VIDEO: Ralph Winter on Star Trek III, Trek v Wars, Bennett’s Trek exit, Singer’s Trek love, Abrams’ Trek film + more

On Saturday night the Simply 70(mm) Star Trek Summer movie series continued at the Royal Theater in West Los Angeles showing Star Trek III with guest associate producer Ralph Winter. Below are highlights and video of my chat with Winter, where he talks about saving money, differentiating Star Trek and Star Wars, how film making has changed, taking over after Harve Bennett’s fight with Paramount, Bryan Singer’s love for Trek and even JJ Abrams.


Ralph Winter Star Trek III screening Q&A

Ralph Winter began his career in Hollywood at Paramount as a post-proudction supervisor on Star Trek II and stayed with the franchise until he produced Star Trek VI, then going on to produce a number of other films, including four X-Men movies. For our Q&A we talked about his work on Star Trek III and the rest of the franchise and how the industry has changed, and more. Video of the event is below, here are some highlights

  • Says he got his start as producer because "Harve Bennett took a chance on me…I didn’t have any business to be in this business, I was a history major"
  • The way to keep costs down on the post-TMP movies was to shoot (almost) everything on sound stages
  • Of the early Trek films Winter notes "these films are of a different era, they are more adult in theme and less about running and spinning and jumping…" and therefore it was easier to shoot them on budget
  • On Bill Shatner being in costume when he helped put out the fire on the set during shooting "absolutely…never miss a moment"
  • As first Star Trek films were being made during the same era as first Star Wars films, both using ILM, they were differentiated with Trek being "more like opera, great galleons in space…[Star Wars] was tiny ships running around…in some way these shots [in Trek] were harder because they needed to look good over long distance, much harder to do than short shots [like Star Wars]"
  • Winter says that the early Star Trek films pioneered various tactics for maintaining movie secrets, including coding scripts, which also had secret codes in the Stardates (each script stardates were specific to who script was for), which worked except for one which was lost by Studio head Michael Eisner
  •  Winter drew sharp contrast between film making in the 80s vs. today, saying that the era ended with The Undiscovered Country (1991), before global box office became so important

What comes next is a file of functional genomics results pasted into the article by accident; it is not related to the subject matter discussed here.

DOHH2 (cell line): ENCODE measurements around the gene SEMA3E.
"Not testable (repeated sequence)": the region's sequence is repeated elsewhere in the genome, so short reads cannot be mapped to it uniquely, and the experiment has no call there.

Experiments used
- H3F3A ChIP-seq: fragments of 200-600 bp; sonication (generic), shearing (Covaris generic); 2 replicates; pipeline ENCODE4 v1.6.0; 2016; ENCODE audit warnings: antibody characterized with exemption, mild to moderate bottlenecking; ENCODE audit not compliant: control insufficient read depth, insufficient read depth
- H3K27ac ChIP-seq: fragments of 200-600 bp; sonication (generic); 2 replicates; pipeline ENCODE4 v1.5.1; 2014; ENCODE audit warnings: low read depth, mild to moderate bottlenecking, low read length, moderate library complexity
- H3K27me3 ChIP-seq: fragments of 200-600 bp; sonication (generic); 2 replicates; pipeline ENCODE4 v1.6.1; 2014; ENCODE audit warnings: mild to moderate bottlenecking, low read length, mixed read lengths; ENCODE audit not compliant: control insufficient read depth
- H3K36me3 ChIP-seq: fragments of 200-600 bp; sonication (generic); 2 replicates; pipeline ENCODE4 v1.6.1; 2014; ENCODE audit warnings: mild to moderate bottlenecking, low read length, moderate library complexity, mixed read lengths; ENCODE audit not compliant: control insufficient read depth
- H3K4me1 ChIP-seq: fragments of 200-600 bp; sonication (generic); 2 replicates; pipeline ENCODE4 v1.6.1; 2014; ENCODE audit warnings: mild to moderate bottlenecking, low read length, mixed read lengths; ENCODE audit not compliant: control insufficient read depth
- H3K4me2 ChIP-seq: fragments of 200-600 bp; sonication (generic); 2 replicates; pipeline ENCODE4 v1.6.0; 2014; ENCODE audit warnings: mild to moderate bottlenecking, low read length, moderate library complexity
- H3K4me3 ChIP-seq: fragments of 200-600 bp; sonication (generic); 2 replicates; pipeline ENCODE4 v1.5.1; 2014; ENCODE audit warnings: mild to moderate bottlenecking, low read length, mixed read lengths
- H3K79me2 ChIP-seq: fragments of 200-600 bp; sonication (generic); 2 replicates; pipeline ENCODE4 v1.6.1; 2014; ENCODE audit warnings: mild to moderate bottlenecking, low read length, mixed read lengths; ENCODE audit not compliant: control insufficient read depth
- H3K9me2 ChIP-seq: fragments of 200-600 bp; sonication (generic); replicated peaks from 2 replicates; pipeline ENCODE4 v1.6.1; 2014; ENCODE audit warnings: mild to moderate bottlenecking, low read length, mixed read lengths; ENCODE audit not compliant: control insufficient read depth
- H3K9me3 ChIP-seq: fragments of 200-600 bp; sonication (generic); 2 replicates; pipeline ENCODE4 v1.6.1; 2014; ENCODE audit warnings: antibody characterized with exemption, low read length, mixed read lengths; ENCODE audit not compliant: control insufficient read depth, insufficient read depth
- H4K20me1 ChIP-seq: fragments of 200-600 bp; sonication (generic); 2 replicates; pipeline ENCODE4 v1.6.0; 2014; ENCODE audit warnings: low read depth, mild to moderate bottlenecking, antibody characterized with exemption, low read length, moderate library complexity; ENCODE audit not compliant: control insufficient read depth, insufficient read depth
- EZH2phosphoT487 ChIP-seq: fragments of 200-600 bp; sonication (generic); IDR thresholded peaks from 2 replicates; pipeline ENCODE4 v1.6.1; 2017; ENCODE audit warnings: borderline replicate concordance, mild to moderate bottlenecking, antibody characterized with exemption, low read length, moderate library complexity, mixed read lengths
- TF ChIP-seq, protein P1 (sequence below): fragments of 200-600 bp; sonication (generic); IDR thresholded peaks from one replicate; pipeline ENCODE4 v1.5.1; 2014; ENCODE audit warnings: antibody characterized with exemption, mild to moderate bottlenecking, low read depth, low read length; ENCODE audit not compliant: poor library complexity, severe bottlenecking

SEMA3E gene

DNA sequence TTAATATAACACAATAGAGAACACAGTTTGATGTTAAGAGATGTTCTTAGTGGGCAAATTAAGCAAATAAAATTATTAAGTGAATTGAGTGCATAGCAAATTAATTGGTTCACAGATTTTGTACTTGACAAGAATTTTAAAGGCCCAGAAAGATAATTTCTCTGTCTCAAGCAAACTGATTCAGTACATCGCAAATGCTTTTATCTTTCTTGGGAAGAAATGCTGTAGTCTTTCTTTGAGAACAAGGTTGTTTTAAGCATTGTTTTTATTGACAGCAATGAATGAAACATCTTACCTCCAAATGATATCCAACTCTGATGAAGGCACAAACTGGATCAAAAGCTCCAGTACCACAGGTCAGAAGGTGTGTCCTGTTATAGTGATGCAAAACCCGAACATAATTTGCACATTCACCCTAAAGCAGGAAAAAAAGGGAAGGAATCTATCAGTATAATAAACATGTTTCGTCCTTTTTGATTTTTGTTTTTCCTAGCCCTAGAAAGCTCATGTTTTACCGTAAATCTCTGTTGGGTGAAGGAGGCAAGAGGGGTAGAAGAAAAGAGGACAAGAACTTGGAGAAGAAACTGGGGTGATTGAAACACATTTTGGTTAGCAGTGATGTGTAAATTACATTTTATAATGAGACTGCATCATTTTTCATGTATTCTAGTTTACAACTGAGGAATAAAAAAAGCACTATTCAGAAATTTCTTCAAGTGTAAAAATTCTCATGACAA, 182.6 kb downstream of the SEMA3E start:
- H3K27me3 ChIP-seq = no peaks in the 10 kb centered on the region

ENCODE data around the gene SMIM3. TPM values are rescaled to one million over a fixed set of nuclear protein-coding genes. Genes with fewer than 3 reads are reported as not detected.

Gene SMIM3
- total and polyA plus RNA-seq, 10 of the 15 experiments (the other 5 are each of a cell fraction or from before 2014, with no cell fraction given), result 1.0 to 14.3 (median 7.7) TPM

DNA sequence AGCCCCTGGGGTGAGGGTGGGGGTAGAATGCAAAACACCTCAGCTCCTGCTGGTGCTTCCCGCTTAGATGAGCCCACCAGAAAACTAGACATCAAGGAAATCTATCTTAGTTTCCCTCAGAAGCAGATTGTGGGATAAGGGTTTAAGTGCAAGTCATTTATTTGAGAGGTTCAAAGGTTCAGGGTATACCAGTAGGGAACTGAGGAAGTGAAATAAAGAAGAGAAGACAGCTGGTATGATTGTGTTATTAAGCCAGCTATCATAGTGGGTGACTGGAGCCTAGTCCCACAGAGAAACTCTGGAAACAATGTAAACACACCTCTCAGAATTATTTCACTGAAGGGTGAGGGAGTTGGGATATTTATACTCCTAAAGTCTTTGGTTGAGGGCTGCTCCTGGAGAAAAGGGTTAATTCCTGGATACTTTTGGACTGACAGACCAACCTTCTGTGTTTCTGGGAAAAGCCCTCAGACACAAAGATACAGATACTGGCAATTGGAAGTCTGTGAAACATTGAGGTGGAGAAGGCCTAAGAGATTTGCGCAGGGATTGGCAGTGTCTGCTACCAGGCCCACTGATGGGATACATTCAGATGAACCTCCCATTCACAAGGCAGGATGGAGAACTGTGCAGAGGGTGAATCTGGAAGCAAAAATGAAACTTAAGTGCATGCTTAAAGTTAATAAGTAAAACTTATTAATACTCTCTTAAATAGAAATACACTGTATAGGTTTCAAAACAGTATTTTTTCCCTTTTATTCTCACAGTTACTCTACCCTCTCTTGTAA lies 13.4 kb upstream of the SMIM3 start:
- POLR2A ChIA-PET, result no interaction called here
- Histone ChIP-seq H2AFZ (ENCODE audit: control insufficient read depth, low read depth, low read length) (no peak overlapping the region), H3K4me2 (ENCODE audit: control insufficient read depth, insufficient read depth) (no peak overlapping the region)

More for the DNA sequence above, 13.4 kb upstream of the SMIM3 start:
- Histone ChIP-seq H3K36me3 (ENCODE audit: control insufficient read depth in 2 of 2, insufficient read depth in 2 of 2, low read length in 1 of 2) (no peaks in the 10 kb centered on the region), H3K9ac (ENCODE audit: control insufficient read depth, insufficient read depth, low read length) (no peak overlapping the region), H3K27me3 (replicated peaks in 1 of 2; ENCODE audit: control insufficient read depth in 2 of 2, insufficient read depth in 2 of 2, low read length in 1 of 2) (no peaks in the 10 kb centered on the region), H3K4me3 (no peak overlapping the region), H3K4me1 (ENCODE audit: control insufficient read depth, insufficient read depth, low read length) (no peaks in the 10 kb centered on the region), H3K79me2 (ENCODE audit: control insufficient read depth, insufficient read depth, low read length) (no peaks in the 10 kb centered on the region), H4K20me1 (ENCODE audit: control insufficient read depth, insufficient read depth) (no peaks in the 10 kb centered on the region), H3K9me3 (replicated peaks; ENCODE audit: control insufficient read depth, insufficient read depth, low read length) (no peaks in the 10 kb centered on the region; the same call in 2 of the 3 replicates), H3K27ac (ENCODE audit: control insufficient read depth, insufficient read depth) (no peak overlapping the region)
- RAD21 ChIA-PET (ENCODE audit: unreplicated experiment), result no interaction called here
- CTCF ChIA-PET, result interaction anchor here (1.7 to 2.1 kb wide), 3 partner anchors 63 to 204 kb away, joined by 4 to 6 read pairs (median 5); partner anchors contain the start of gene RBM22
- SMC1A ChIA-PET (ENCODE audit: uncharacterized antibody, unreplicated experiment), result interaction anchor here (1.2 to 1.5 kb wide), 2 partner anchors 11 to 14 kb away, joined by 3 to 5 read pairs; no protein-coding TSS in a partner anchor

• Winter notes "styles change, the audience has shifted. Part of that is corporate relationship with the studios that has pushed for that blockbuster/tentpole mentality. I think [prior] there was just a love of these movies. I am pretty sure on [Star Trek III] Harve Bennett has the sole screenwriting credit, not ten guys. We did something old-fashioned, we wrote the script and we shot it"
  • On taking over as producer of Star Trek VI after Harve Bennett left (because he wanted to do a prequel instead of another film with TOS crew) "I do think it was painful, more so for Harve. He wanted me to walk with him and I didn’t…He drew a line in the sand and the studio wanted something they could market with the 25th anniversary and make it with the original cast."
  • On screening Star Trek VI for Gene Roddenberry shortly before his death "He always had some comments, something to fix…but he didn’t have much on [Star Trek VI]"
  • On if he had worked with X-Men director Bryan Singer on any pitch for Star Trek following Star Trek Nemesis "Bryan is a big Trek fan and we spent a lot of late nights and meals talking about Star Trek storylines and the features…but I wasn’t really really aware that he had written something up"
  • Winter on 2009 Star Trek and if would be interested in producing Star Trek after JJ Abrams is done "I think JJ did a great job with this last movie, I just had a couple of: some of the stuff with Spock and I wanted Chris Pine to give the send-off, instead of Leonard. I thought it was great, it was invigorating, it added new life and brings it up to date…I look forward to what JJ is going to do and I have my own adventures"

VIDEO (again thanks to bdbdb)

More 70MM Trek coming this summer

The summer series of 70 mm Trek films at the Laemmle Royal Theater (in conjunction with Ledjer Film & Theater services and continues over the next few weeks, here is the latest schedule.

Date Film Guest
July 10 STAR TREK IV: THE VOYAGE HOME Nichelle Nichols
(Pavel Chekov)
(Hikaru Sulu)


What: Simply 70 Star Trek movie series

When: Saturdays at midnight in June and July (see above schedule)

Where: Laemmle’s Royal Theatre is located at 11523 Santa Monica Blvd., Los Angeles, CA 90025, (310) 478-3836 

Tickets: $10 for general admission. You can buy tickets at the box office or online at


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